*Photograph: John Mangan
Acting Transport Minister Shane Ross (IND) has been slammed by Clare TD, Michael McNamara (IND) for the manner in which management of Clare Bus were “silenced” by the National Transport Authority and the treatment of its workers.
Three Clare TDs, Cathal Crowe (FF), Violet-Anne Wynne (SF) and Michael McNamara (IND) all raised the matter of Clare Bus in Dáil Éireann on Wednesday but only McNamara allowed the Acting Transport Minister sufficient time to give an oral reply in the Chamber.
Cathal Crowe claimed that the NTA has left Clare Bus out of pocket “to the tune of €96,000” while Wynne sought detail on a policy shift that has seen the transport provider lose out.
McNamara wrote to Minister Ross 50 days ago asking that a mediator be appointed between Clare Bus and the NTA. “During those 50 days in which I have not received a reply from the Minister, those workers have effectively been laid off and somebody else has operated the route”.
Minister Ross confirmed he had no plans to put a mediator in place to resolve the dispute which has seen the contract previously awarded to Clare Bus now given to Local Link.
“Does the Minister think it is acceptable for a company to essentially be blackballed by a State authority as a lockdown looms? In this Chamber, his colleagues criticised Debenhams for using lockdown as cover to treat workers very badly. The National Transport Authority, under the aegis of the Minister’s Department, is effectively withdrawing the offer of a contract to a company to which money is owed, a fact which the National Transport Authority accepts, because that company does not have the cash flow to keep going. Those workers did not have the opportunity to protest here or anywhere else because of the lockdown. They were essentially silenced by the National Transport Authority. Is the Minister saying that he intends to do nothing whatsoever about this,” McNamara asked.
Ross responded, “The contract has been awarded. The Deputy asked about the NTA. The NTA has advised that the direct award arrangements with Clare Bus for the provision of bus services expired on 1 July 2019. I am sure the Deputy is aware of this. It has further advised that negotiations with Clare Bus on a new direct award contract were ongoing between July 2019 and October 2019, while bus services were maintained. The NTA considered that the price proposals submitted by Clare Bus did not represent the best possible value when compared with other direct award contracts for similar routes and took the decision to undertake a competitive tendering process to secure the delivery of the relevant bus services”.
“Clare Bus did not sign contracts by the deadline set by the NTA. The NTA considered that in the interest of customers across the county, it was left with no option but to put alternative measures in place. As of Monday, 23 March 2020, two local transport operators have been contracted by the NTA to deliver Local Link services in County Clare,” he added.
In his earlier contribution, Cathal Crowe stated, “The National Transport Authority has for a number of months been waging a most unfair war against Clare Bus. They have left Clare Bus out of pocket to the tune of €96,000. There is agreement that €22,000 of that will be paid but there is an outright impasse and dispute relating to €74,000 of that. It is utterly shambolic that a vital rural transport service provider would be left short-changed by a Government body. There are many losers here, the hundreds of people who depend on Clare Bus day in, day out and, of course, the Clare Bus workers. Right now, all 25 Clare Bus workers are in receipt of Covid-19 social welfare payments. They are the only group of workers I can think of in the State at present who have been made redundant, not by the Covid crisis but by Government body hard-balling.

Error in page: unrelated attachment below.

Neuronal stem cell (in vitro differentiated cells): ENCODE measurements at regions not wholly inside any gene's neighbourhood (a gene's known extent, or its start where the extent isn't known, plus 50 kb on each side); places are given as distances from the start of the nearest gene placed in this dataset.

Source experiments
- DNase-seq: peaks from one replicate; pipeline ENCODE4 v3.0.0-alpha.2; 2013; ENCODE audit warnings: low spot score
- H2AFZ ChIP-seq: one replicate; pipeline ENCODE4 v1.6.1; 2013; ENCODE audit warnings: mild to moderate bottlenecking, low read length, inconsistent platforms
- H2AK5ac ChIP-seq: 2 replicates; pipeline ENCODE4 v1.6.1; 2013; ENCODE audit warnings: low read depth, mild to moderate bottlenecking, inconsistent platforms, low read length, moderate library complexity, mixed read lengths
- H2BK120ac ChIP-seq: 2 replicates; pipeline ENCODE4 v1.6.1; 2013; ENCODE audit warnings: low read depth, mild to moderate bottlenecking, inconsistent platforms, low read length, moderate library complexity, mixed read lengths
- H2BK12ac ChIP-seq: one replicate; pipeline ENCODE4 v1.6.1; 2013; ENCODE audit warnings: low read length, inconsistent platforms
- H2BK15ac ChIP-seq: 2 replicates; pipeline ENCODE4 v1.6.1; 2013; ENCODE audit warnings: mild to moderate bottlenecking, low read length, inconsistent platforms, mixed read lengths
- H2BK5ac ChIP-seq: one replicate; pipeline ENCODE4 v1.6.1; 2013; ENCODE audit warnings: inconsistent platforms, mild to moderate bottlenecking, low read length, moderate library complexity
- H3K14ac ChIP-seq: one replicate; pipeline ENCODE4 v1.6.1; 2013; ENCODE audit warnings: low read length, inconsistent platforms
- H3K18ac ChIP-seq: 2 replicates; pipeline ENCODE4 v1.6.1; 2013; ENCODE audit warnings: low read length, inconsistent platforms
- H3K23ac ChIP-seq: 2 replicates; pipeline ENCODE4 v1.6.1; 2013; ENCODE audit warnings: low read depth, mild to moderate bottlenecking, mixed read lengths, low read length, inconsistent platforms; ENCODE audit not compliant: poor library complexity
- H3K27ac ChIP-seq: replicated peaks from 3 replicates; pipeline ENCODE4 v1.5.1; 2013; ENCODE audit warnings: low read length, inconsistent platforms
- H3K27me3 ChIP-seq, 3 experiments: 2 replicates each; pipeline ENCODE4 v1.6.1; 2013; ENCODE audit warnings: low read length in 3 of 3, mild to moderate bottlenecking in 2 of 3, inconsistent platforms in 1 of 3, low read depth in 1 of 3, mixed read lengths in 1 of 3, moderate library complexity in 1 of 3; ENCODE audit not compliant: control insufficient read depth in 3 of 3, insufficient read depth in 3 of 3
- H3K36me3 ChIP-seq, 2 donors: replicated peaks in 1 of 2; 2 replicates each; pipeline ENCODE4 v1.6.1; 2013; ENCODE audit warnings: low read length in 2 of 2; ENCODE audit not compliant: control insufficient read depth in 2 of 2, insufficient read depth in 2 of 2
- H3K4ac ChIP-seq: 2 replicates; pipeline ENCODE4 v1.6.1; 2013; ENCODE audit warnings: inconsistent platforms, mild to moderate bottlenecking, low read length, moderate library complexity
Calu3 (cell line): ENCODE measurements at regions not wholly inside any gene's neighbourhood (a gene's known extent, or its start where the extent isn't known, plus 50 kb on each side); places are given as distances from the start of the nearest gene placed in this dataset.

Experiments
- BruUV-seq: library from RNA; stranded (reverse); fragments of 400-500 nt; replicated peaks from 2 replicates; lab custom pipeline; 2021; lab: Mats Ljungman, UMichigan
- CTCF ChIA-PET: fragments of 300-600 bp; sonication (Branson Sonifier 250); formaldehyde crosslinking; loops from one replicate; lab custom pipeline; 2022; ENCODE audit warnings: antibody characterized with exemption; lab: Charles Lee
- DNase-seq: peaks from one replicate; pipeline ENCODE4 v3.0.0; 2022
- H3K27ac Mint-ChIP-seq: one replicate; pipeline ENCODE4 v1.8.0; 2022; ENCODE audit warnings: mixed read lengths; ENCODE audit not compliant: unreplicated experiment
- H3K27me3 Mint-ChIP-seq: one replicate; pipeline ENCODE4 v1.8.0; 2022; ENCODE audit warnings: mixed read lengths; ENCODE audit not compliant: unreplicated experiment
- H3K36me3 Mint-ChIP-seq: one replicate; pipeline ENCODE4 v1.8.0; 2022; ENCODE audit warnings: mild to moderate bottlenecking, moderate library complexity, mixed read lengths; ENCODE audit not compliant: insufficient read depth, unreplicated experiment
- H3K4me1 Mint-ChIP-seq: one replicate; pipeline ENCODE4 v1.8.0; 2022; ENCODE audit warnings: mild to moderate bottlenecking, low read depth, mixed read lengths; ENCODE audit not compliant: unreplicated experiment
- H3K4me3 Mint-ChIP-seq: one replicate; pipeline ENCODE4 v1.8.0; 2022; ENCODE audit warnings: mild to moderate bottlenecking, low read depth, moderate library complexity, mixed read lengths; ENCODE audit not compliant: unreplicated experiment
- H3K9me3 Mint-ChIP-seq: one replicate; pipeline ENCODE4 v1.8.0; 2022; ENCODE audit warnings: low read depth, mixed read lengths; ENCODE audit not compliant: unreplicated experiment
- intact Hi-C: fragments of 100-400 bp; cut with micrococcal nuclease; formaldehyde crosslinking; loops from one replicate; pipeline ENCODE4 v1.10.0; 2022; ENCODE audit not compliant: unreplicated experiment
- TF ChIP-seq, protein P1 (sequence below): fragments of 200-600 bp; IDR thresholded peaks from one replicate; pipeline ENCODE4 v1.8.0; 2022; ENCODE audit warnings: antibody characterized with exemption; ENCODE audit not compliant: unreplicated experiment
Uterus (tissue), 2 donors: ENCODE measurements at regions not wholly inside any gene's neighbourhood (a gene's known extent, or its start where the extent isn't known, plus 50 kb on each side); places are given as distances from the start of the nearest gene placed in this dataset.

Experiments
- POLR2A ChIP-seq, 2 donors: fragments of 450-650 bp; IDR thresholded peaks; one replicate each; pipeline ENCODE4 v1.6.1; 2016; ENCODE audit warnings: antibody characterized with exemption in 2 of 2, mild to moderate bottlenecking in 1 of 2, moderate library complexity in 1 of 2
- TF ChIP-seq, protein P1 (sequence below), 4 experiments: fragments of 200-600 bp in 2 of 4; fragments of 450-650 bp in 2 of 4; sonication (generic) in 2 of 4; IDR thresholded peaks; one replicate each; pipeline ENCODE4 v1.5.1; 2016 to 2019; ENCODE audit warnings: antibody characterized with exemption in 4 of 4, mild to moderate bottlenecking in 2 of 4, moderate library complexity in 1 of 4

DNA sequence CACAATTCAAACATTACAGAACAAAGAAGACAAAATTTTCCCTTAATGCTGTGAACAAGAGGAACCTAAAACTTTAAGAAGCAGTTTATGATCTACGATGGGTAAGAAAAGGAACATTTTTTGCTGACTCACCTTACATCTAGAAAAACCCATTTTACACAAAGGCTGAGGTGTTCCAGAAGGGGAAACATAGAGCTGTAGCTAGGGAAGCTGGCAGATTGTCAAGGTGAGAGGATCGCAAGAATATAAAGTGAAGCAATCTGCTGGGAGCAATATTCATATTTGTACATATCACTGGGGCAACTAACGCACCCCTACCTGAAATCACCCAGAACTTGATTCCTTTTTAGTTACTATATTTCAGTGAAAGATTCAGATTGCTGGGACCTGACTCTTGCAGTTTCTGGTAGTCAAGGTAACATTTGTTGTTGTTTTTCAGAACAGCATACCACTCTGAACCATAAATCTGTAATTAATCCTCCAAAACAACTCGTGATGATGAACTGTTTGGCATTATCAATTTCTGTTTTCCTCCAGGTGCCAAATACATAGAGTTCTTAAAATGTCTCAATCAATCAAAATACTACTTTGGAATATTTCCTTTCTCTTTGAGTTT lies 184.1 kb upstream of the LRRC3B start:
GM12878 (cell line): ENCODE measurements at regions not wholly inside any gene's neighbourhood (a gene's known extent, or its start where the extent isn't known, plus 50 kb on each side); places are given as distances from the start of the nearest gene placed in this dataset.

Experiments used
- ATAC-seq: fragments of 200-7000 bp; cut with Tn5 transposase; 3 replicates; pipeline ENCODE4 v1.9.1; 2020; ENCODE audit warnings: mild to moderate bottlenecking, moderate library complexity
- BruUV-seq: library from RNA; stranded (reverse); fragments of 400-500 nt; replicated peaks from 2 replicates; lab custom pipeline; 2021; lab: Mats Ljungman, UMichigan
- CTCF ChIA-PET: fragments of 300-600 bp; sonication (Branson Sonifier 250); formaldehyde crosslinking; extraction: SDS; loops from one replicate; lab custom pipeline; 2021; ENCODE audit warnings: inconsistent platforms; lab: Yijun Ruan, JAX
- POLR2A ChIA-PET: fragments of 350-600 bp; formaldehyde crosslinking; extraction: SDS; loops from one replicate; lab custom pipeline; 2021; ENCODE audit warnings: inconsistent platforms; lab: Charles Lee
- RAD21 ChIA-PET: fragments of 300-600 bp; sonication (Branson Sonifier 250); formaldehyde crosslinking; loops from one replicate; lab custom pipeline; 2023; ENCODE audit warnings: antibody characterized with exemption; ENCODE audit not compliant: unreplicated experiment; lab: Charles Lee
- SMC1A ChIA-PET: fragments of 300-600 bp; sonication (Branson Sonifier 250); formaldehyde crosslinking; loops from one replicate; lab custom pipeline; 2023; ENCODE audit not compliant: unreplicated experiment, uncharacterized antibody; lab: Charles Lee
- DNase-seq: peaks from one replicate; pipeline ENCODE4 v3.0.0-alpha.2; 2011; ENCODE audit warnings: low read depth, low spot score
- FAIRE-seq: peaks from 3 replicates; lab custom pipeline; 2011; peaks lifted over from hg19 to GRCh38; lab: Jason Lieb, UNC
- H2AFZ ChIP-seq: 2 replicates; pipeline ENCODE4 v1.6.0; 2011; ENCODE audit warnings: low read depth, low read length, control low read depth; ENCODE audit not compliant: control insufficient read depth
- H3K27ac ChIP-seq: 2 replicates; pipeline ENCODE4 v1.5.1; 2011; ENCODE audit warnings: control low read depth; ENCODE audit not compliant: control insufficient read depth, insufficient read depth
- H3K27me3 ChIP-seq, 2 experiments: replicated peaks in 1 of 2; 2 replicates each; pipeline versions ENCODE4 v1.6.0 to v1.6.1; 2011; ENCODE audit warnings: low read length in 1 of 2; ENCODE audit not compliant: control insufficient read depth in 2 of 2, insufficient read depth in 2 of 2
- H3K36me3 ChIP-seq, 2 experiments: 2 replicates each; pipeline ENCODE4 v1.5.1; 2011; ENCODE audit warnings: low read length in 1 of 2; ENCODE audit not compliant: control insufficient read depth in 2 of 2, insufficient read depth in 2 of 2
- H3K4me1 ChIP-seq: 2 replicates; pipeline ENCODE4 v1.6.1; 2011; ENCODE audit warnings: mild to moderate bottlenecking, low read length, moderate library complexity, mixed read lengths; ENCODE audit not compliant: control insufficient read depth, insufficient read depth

“It would be cheaper for the State to stop these Covid payments and immediately let these men and women get back to their jobs. One worker recently told me he feels like he and his colleagues have been subject to a constructive dismissal on the part of the National Transport Authority. To pay redundancy to its workers right now, Clare Bus would need to sell some of its bus fleet. The National Transport Authority will tell one that it offered fresh contracts, but how could any company engage in contract talks when so much money is outstanding to it”.
In her maiden speech in the Dáil, Violet-Anne Wynne also flagged concerns with the treatment of Clare Bus. “The loss of the Clare Bus service contract while arrears are outstanding, only to be given to a private operator at a higher cost to the taxpayer, beggars belief. The board of Clare Bus feels its members have been discarded and cast aside. It is not acceptable that such a vital service would be treated in this manner. I welcome the planned meeting by video conference between Ms Anne Graham, CEO of the National Transport Authority, and Deputies from Clare, which I requested. However, I am disappointed that Clare Bus will not be represented at the meeting. I will seek a clear commitment on the future of Clare Bus, due to the loss of its service contract. Will the Minister clarify whether there has been a policy shift against the unique position of Clare Bus due to its being both a transport co-ordination unit and a bus company”.
A video conference is to take place on Thursday afternoon between Clare’s elected representatives and the NTA to discuss the future of Clare Bus.